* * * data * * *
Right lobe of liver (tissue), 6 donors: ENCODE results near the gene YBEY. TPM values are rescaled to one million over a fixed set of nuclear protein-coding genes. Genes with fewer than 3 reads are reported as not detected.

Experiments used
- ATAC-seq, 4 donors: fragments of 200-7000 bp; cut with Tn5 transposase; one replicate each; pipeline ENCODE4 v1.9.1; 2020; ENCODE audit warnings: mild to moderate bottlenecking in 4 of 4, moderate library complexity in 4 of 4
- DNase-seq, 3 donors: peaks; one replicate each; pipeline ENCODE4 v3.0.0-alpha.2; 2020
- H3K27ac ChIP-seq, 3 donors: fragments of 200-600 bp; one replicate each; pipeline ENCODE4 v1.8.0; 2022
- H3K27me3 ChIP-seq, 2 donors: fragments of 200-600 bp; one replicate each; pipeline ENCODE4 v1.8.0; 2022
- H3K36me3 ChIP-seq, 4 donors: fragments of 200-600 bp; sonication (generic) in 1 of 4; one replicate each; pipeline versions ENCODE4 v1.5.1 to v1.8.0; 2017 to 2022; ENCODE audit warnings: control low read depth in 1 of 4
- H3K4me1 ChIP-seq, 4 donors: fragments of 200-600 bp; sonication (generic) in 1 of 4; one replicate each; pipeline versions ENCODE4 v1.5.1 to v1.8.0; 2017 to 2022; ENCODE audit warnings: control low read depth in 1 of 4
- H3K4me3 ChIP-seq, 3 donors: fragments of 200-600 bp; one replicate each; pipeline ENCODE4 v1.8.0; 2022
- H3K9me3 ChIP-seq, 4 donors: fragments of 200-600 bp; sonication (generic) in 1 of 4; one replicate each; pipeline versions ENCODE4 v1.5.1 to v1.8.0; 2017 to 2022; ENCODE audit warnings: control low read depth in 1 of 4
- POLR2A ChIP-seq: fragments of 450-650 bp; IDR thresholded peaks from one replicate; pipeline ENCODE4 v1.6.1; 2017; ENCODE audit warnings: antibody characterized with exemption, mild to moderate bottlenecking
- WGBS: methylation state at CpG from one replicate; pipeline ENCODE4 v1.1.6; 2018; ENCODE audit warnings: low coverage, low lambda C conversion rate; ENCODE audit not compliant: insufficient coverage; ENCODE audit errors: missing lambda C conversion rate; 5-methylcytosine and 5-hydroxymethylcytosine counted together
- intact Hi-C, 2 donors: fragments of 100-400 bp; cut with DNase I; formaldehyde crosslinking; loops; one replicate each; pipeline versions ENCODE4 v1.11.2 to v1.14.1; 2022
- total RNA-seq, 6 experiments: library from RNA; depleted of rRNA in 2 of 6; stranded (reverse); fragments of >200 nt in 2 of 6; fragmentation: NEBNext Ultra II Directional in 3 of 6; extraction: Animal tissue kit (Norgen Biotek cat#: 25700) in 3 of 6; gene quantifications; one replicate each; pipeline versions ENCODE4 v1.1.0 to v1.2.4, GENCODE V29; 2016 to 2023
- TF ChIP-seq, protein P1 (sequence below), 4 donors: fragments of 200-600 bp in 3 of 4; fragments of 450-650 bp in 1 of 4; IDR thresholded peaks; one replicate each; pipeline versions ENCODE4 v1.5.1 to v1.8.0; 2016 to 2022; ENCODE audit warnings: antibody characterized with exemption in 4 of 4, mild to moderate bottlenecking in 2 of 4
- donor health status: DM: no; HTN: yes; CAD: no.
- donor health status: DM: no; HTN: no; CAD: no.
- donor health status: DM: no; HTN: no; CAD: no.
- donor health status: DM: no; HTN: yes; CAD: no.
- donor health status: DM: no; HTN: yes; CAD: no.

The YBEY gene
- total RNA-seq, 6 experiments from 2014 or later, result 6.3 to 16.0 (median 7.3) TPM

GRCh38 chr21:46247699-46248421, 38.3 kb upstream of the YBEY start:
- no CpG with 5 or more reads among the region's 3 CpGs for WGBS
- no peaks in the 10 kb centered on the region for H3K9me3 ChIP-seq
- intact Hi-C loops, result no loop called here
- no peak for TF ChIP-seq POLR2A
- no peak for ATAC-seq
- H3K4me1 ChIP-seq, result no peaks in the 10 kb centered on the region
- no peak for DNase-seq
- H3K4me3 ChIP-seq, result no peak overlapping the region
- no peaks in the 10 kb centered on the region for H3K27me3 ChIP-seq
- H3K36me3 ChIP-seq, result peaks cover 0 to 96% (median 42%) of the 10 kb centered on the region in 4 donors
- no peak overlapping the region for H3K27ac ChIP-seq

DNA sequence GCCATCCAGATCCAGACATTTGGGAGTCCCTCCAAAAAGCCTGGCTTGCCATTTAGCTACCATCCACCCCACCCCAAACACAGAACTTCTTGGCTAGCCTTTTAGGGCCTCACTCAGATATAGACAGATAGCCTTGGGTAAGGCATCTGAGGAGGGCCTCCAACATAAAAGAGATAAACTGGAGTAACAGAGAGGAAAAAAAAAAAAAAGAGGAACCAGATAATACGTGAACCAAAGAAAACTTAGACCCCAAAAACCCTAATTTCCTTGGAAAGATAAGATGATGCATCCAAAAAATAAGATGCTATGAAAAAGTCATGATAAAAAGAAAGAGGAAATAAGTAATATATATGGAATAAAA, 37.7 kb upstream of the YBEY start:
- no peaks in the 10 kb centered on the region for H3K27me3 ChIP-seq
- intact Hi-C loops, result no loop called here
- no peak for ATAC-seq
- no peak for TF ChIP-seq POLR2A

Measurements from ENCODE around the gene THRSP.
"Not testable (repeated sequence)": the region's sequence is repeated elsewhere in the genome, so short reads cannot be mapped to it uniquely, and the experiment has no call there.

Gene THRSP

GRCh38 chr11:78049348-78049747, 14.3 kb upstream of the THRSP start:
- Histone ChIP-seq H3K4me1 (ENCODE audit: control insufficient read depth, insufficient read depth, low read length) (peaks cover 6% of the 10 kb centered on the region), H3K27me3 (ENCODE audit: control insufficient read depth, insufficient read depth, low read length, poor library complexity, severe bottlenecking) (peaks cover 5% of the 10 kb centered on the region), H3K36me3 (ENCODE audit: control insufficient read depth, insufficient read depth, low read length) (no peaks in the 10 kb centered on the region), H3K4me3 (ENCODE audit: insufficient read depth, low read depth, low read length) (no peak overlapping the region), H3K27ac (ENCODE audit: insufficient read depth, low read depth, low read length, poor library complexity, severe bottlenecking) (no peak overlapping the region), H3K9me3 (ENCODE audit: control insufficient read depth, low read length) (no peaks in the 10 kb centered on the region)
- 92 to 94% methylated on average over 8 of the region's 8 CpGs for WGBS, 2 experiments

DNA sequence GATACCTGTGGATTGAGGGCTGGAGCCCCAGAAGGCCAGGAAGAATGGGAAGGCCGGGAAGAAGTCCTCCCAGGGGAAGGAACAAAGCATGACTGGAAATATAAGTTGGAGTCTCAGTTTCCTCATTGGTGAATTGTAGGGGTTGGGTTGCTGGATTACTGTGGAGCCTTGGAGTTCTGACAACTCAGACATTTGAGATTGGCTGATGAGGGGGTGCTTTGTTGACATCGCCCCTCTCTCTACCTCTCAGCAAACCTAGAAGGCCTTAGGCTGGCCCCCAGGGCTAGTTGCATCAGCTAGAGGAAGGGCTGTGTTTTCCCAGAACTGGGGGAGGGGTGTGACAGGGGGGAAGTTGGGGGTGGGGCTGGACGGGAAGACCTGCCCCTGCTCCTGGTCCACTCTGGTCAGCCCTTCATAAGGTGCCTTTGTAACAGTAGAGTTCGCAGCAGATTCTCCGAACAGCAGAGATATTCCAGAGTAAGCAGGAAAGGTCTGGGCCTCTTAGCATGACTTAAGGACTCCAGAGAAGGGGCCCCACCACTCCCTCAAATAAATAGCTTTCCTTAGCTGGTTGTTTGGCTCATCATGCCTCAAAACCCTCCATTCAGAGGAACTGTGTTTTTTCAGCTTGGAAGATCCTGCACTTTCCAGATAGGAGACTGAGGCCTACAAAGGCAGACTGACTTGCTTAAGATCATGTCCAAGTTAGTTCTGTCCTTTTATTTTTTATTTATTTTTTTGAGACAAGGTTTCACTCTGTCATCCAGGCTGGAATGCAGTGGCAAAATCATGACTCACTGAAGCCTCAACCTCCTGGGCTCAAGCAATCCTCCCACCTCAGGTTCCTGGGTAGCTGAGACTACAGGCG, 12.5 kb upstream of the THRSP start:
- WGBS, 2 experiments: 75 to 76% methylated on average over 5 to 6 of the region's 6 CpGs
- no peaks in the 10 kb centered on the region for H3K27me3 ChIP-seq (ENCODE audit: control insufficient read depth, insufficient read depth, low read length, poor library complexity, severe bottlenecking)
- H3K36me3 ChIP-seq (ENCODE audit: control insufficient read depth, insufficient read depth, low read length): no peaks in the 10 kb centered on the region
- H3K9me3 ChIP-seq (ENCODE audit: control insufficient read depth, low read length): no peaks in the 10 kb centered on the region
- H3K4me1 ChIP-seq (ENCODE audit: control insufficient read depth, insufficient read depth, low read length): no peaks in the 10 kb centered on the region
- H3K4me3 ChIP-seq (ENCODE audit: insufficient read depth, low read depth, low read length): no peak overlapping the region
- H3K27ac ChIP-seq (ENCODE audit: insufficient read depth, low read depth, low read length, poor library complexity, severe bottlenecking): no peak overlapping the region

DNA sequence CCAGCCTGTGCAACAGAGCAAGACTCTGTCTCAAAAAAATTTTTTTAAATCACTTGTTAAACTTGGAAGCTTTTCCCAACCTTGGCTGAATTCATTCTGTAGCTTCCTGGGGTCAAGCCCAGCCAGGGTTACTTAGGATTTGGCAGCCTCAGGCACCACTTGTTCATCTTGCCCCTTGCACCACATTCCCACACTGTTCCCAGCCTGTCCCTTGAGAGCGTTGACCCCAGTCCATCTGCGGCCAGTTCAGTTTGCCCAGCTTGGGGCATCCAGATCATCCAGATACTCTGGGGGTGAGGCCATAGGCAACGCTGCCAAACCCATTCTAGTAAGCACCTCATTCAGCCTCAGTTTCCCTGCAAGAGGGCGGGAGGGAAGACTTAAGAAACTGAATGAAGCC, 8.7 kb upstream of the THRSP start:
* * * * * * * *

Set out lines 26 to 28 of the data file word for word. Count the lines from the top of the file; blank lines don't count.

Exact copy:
- intact Hi-C loops, result no loop called here
- no peak for TF ChIP-seq POLR2A
- no peak for ATAC-seq